It is common sense that the performance of any wireless system has a direct relationship with the RF conditions at the time. To aid with performance analysis then, it is typical to define some ranges of RF measurements that correspond to some typical RF conditions one might find themselves in.
The following table represents a good classification of RF conditions Vs LTE KPIs
The source of this table is a EUTRAN vendor and has been complied during the RF tuning process for a major US operator. Of course there are no rules as to how various RF conditions are classified, so different tables will exist but to a great extent you can expect them to align.
In this particular example, three measurement quantities are used
RSRP(Reference Signal Received Power)
RSRQ (Reference Signal Received Quality)
SINR (Signal to Interference & Noise Ratio)
You can find more info about RSRP and RSRQ in our HOT article: RSRP and RSRQ Measurement in LTE
- S: indicates the power of measured usable signals. Reference signals (RS) and physical downlink shared channels (PDSCHs) are mainly involved
- I: indicates the average interference power – the power of measured signals or channel interference signals from other cells in the current system
- N: indicates background noise, which is related to measurement bandwidths and receiver noise coefficients
All quantities are measured over the same bandwidth and normalized to one sub-carrier bandwidth.
SINR is a measure of signal quality as well but it is not defined in the 3GPP specs but defined by the UE vendor. It is not reported to the network. SINR is used a lot by operators, and the LTE industry in general, as it better quantifies the relationship between RF conditions and Throughput. UEs typically use SINR to calculate the CQI (Channel Quality Indicator) they report to the network.
It is a common practice to use Signal-to-Interference Ratio (SINR) as an indicator for network quality. It should be however noted that 3GPP specifications do not define SINR; therefore UE does not report SINR to the network. SINR is still internally measured by most UEs and recorded by drive test tools.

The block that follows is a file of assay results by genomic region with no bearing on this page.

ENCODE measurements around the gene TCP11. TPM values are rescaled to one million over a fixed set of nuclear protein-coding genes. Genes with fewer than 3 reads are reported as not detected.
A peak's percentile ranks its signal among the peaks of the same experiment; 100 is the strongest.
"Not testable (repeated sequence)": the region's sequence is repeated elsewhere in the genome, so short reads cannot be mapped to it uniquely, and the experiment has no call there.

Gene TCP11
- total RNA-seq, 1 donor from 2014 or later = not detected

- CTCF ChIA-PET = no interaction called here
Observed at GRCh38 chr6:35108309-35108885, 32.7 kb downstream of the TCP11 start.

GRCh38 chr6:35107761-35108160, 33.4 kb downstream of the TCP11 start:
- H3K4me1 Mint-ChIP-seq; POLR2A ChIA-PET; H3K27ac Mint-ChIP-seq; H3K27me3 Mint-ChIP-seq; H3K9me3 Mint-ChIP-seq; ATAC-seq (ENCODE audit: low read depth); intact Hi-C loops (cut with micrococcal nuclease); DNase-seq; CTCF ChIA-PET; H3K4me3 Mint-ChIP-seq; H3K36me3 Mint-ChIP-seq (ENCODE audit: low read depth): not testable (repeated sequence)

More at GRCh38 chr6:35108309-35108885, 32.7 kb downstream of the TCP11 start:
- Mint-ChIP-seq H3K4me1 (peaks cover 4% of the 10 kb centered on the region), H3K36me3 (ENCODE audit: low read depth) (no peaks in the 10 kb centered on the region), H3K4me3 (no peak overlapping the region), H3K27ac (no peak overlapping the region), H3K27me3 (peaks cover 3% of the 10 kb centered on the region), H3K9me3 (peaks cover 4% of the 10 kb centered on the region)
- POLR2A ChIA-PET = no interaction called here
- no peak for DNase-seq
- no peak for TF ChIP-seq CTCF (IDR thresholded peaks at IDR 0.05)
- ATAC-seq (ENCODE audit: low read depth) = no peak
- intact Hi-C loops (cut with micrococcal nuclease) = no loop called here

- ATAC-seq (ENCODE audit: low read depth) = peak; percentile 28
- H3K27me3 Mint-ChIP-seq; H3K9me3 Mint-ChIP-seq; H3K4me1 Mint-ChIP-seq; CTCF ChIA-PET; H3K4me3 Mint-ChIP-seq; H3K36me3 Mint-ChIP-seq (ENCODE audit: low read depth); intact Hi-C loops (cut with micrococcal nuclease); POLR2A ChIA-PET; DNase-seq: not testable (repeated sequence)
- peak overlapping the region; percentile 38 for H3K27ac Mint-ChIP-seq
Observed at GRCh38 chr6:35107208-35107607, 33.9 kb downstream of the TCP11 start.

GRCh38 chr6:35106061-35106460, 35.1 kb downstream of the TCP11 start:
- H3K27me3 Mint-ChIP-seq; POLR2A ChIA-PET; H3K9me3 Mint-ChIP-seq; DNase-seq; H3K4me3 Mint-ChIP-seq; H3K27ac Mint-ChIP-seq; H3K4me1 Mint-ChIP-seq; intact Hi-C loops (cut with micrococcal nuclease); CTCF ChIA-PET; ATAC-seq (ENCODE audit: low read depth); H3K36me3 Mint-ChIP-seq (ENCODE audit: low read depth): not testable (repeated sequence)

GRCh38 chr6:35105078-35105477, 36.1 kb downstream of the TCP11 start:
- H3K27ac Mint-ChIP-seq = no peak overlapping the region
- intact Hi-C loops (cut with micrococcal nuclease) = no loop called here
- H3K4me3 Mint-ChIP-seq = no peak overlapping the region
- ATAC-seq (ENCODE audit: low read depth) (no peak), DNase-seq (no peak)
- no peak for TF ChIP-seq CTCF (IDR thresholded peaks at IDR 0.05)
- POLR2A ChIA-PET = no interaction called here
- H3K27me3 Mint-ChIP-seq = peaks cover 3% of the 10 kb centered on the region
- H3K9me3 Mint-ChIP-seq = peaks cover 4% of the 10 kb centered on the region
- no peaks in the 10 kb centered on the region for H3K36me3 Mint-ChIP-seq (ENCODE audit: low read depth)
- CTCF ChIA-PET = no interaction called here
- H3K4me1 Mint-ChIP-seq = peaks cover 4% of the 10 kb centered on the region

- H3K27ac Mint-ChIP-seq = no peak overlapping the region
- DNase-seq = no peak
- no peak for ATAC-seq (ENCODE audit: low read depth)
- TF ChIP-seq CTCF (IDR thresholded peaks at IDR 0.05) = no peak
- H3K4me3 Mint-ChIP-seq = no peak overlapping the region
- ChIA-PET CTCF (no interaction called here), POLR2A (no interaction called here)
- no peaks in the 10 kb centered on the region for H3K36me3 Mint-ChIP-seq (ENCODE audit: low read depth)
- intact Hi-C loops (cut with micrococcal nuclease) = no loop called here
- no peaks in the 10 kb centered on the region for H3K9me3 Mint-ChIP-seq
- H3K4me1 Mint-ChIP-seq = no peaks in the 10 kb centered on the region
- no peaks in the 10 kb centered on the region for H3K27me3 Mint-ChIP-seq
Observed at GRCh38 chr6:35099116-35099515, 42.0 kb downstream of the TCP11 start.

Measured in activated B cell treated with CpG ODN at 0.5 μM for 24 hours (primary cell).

Unfortunately, UE chipset and RF scanner manufacturers have implemented SINR measurement in various different ways which in the field experience is not always easily comparable. While at first it may seem that defining SINR should be unambiguous, in case of LTE downlink this is not the case. This is because different REs within a radio frame carry different physical signals and channels each of which, in turn, see different interference power depending on inter-cell radio frame synchronization.
For example, in a frame-synchronized network, SINR estimation based on synchronization signals (PSS/SSS) results in different SINR than SINR estimation based on Reference Signals, since in the latter case the frequency shift of the RS depends on the PCI plan.
RSRQ is defined as
In what follows we show one way of converting RSRQ to SINR.
In OFDM own cell interference is often assumed to be negligible and consequently I is due to other cell interference only.
RSSI is defined as
The total serving cell received power depends on the number of transmitted sub-carriers in the OFDM symbol carrying R0, and on the number of transmit antennas.
We can model this impact using the per-antenna sub-carrier activity factor x and set
The value of x = 1 indicates full load such that all sub-carriers of one transmit antenna are transmitted for the OFDM symbol carrying R0. If only RS is transmitted (i.e., unloaded cell) the resulting sub-carrier activity factors would be x = 1/6 and x = 1/3 for one and two transmit antennas, respectively.
When calculating x for two transmit antennas, one should take into account that REs overlapping with adjacent antenna RS transmission are muted, and therefore, for example, in a fully loaded 2Tx cell the scaling factor is x = 5/3, instead of two.
It is assumed that all sub-carriers have the same power, i.e., there is no power boosting for any channel. Since sub-carrier interference plus noise power is:
Combining above equations, we have the following relation of average sub-carrier SINR and RSRQ:
Sub-Carrier Activity Factor
An uncomfortable property of the RSRQ to SINR mapping is that it depends on the instantaneous serving cell sub-carrier activity factor x, which is typically not known in live network measurements…
As before, the value of x = 1 indicates full load such that all sub-carriers of one transmit antenna are transmitted for the OFDM symbol carrying R0.
If only RS is transmitted (i.e., unloaded cell) the resulting sub-carrier activity factors would be x = 1/6 and x = 1/3 for one and two transmit antennas, respectively.
When calculating x for two transmit antennas, one should take into account that REs overlapping with adjacent antenna RS transmission are muted, and therefore, for example, in a fully loaded 2Tx cell the scaling factor is x = 5/3, instead of two
Another problem is the sensitivity of the mapping on RSRQ values. A small change in RSRQ can result in a very large change in SINR which makes such mapping difficult to use in fading radio conditions.
Indeed, plotting a RSRQ versus SINR scatter graph from a drive test measurement one rarely obtains such a nice-looking curve as shown in the Figure above.
Currently available measurement UEs and scanners report SINR directly.